A new Luxembourg act dated 28 July 2014 on the immobilisation of bearer shares and units (the Act) was published in the Luxembourg Official Gazette on 14 August 2014. The Act will enter into force on 18 August 2014.
The Act intends to adapt Luxembourg legislation to the recommendations of the Financial Action Task Force (the FATF) and the global Forum on transparency and exchange of information for tax purposes (the Global Forum) in terms of the identification of holders of bearer shares and units.
To achieve this, the Act sets up a mechanism of immobilisation for bearer shares and units with a depositary. The new mechanism, which will be set out in the Luxembourg companies act of 10 August 1915, as amended (the Companies Act), will ensure, at any time, the availability of information regarding the identity of bearer shareholders or unitholders, while preserving the confidentiality of such information towards third parties and other shareholders or unitholders.
The new regime applies to bearer shares and units, whether they are listed or not, issued by Luxembourg companies and contractual funds (fonds commun de placement, FCPs).
As soon as the Act enters into force, bearer shares and units must be deposited with a depositary established in Luxembourg, which is subject to anti-money laundering requirements. A transitional period of six months is, however, provided for bearer shares and units issued prior to the entry into force of the Act.
Depositaries and directors and managers of companies and management companies of FCPs which fail to comply with the new requirements shall incur specific sanctions (civil and criminal).
Incidentally, the Act also applies to Issuers which have issued registered shares when their share register is not held at their registered office or otherwise the share register does not comply with the related applicable requirements of the Companies Act. As from the entry into force of the Act, criminal fines will be imposed in such situations.
The Act is applicable to Luxembourg public limited liability companies (sociétés anonymes, SA), corporate partnerships limited by shares (sociétés en commandite par actions, SCA), European companies (sociétés européennes, SE), and FCPs (each an Issuer).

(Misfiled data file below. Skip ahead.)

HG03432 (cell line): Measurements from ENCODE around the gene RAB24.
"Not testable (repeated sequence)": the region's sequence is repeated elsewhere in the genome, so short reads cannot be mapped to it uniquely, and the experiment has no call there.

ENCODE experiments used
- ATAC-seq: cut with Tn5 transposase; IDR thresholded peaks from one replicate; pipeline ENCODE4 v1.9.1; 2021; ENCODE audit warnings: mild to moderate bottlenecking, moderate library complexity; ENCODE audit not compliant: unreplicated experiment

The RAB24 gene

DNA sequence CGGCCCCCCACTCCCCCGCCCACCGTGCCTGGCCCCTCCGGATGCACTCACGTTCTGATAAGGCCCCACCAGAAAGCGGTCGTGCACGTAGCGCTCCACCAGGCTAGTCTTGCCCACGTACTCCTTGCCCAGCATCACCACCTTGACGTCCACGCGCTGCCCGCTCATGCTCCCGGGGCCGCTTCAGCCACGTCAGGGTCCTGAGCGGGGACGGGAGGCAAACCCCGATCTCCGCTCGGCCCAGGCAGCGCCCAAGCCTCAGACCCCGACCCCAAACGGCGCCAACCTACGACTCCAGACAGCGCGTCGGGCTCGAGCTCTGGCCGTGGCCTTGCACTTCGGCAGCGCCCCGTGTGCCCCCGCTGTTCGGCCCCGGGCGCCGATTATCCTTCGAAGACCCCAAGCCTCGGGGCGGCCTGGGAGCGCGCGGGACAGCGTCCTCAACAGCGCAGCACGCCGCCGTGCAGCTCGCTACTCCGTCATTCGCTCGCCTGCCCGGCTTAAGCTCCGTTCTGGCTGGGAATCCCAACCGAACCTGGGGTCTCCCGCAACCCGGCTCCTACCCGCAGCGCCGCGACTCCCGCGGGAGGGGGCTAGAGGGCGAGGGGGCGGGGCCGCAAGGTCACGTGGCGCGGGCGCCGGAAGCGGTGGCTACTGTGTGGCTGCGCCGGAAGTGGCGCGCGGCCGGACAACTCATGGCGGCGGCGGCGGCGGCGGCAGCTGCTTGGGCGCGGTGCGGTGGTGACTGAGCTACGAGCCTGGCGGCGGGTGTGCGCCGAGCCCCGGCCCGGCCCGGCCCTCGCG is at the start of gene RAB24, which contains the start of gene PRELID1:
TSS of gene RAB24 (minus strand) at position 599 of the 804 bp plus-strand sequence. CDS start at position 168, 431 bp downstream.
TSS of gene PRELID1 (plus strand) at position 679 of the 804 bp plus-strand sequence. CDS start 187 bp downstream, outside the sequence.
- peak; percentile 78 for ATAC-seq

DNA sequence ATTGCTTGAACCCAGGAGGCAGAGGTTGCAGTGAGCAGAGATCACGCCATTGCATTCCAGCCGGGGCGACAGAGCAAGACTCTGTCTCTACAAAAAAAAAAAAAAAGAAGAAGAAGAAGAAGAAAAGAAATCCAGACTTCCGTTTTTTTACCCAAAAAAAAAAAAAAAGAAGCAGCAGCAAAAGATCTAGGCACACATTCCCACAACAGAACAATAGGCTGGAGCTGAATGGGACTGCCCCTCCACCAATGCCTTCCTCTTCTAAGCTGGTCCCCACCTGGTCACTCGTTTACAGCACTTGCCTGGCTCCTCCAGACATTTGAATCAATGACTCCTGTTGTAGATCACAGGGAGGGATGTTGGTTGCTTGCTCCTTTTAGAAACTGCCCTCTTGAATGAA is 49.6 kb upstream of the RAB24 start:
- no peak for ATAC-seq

The Act does not provide for any exemption in respect of bearer shares or units issued by Issuers whose shares or units are admitted to trading on a regulated market or a multilateral trading facility (MTF) and, therefore, the Act is applicable to those Issuers.
The Act primarily intends to adapt Luxembourg legislation to the recommendations of the FATF and the Global Forum in terms of the identification of holders of bearer shares and units, and as such applies to Issuers which issue bearer shares or units.
The Act further provides for criminal fines applicable to the managers and directors of Issuers which have issued registered shares, if and to the extent that their share register is not held at their registered office or if, more generally, their share register does not comply with the requirements set out in the Companies Act.
Entry into force
The Act will enter into force on 18 August 2014 and all provisions of the Act are applicable immediately.
A transitory period of six months is, however, provided for Issuers which have issued bearer shares or units prior to the entry into force of the Act. Before the end of this period, such Issuers must appoint a depositary which will hold the bearer shares or units issued by them in deposit. Within the same timeframe, the shareholders or unitholders of these Issuers must deposit their bearer shares or units with the depositary so appointed.
What you need to do as an issuer
Maintaining of the share register in compliance with the Companies Act
In respect of an Issuer which has issued registered shares, if and to the extent that the share register of that Issuer is not held at its registered office or if, more generally, its share register does not comply with the requirements set out in article 39 of the Companies Act, the managers or directors of such Issuer may incur a criminal fine ranging from 5,000 euros up to 125,000 euros. The management body of such an Issuer would therefore need to take all necessary steps to remedy this in order to comply with the Act.
Appointment of a depositary
The management body of an Issuer, which has issued or intends to issue bearer shares or units, or has converted or intends to convert registered shares or units into bearer shares or units, must appoint a depositary. The Act provides a list of persons authorised to act as depositary, all of which are subject to anti-money laundering regulations: credit institutions, asset managers (gérants de fortune), distributors of UCIs shares or units, certain professionals of the financial sector (PSF), lawyers (list I and list IV), notaries, independent auditors and chartered accountants (experts comptables). The depository must be established in Luxembourg and cannot be a shareholder of the Issuer.